Fatima, Dental Office Manager, New York
I am employed as a dental hygienist and have, on more than one occasion, experienced Islamophobia from patients who are new to our practice. Islamophobia is often at its worst in the workplace, immediately after a terrorist attack. For example, last year a new patient refused to be seen by a Muslim culture woman doctor following the San Bernardino attacks.
I’ve been with this company for 12 years now, and I think that once people get to know you as an individual, rather than placing certain assumptions about you based on your race or gender, they’re more willing to let those stereotypes go. Though I am well-known by both patients and colleagues, I anticipate challenges if I were to switch clinics. This is due in part to the stereotyping of healthcare workers that exist in the media.
In my opinion, Islamophobia exists more in locations such as public spaces, social media platforms, malls, cafes, and parking lots than in workplaces. People can remain anonymous in those places and therefore don’t have to take responsibility for their actions. This also means that Muslim females don’t get the opportunity to help address people’s concerns or fears.
Samaira, Teacher, Wisconsin
When I experienced Islamophobia at work, it took me by surprise because it came from an unlikely source. As a teacher, I try to build positive relationships with all of my students, so I sat down with one of them who was having some behavioral issues. I allowed the conversation to flow freely when he asked me, “Are you ISIS? Are your friends ISIS?” I wasn’t expecting these questions and felt caught off guard. I didn’t receive any training on how to handle this type of conversation during my years as a teacher preparation student.
Wearing a scarf on my head made it apparent to everyone that I follow Islam. For those who don’t know much about the religion, this might have been alarming. I explained to the boy that not all Muslims are associated with ISIS and that most of my friends who practice Islam are kind and non-violent. At the end of our conversation, the boy and I hugged each other. He didn’t know about Islam at all, but I don’t fault him for that. In fact, we had more pleasant interactions after that initial meeting. This incident showed me clearly that the lack of education about Islam is what truly causes Islamophobia.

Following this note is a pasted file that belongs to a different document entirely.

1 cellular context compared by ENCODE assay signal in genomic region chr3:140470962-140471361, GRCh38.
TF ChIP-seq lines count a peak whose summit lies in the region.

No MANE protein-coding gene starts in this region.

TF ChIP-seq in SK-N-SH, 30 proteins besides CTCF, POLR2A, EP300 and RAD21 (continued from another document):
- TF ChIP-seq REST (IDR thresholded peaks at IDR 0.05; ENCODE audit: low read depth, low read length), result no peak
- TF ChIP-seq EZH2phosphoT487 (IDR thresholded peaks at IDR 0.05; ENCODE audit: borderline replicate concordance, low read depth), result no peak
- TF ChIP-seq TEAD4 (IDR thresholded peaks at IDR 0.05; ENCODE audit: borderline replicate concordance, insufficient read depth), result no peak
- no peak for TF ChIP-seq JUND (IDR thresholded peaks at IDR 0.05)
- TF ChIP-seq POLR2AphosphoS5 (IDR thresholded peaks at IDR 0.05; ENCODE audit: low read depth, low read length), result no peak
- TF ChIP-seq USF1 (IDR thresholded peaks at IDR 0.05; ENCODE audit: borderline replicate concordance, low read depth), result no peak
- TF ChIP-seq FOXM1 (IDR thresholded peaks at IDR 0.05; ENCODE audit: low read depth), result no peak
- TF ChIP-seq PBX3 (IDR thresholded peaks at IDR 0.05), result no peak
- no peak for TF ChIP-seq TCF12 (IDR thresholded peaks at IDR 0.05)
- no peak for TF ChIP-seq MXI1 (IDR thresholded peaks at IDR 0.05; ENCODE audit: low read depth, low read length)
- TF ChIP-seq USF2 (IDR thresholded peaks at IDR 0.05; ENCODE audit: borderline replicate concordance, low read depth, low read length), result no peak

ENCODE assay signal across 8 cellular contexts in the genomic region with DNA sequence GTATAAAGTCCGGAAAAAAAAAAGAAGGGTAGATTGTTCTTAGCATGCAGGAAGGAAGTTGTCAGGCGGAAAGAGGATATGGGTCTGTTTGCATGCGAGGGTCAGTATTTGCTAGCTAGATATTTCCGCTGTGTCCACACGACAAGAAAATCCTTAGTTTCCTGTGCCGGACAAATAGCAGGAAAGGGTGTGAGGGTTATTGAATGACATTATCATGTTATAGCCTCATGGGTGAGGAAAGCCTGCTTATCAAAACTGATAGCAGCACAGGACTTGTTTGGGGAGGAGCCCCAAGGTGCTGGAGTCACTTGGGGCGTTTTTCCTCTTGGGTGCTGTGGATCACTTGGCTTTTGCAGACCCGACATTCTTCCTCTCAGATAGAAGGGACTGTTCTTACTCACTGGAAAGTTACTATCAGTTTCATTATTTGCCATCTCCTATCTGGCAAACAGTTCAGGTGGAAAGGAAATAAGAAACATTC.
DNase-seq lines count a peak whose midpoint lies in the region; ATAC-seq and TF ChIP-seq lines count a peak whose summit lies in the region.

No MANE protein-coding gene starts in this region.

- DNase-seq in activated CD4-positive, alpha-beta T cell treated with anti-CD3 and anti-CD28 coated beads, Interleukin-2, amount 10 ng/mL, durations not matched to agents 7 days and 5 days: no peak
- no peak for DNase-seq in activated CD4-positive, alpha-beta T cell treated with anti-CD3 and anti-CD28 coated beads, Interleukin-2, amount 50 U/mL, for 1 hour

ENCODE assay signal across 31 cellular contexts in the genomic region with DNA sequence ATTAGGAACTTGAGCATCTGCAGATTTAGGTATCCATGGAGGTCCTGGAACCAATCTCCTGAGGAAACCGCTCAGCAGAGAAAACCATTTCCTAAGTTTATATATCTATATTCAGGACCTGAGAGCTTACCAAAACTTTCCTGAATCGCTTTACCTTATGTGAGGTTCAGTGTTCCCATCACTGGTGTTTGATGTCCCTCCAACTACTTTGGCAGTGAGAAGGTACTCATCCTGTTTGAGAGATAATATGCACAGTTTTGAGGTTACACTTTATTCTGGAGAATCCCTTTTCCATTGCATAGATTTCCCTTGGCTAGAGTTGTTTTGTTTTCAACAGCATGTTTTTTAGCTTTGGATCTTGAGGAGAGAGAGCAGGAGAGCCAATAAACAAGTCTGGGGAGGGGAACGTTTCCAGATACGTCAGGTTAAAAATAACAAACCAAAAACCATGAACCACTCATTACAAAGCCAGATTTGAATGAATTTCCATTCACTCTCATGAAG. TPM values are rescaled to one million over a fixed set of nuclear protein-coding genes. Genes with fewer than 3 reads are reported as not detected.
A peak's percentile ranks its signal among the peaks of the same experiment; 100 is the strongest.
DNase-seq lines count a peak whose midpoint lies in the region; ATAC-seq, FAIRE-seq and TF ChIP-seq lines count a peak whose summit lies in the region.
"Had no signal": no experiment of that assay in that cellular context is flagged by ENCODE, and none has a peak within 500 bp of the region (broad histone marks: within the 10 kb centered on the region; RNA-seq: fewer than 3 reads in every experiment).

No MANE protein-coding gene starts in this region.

Ayesha, Adjunct Professor, Illinois
I rarely experience Islamophobia in my workplace, which is a large Midwestern public educational institution. The college’s display of diversity based on the faculty, staff, and student body filters out discrimination to some degree. Due to my background as a hijabi Muslim woman, I have received some negative feedback from students about my qualifications or authority in the classroom. However, this may be due to my status as a woman or a Muslim, or both factors combined. Although I have experienced Islamophobia in my workplace occasionally, for the most part, I feel accepted by my coworkers.
Consequently, Islamophobia is a significant issue in many American workplaces. One would anticipate that the prevalence of Islamophobia would be especially severe in less diverse environments. When the workplace accommodates and acknowledges different groups of people, employees feel respected. Consequently, they are more likely to produce high-quality work. Workplaces that permit discrimination set a dangerous precedent that unfortunately trickles down into families, communities, and larger societies.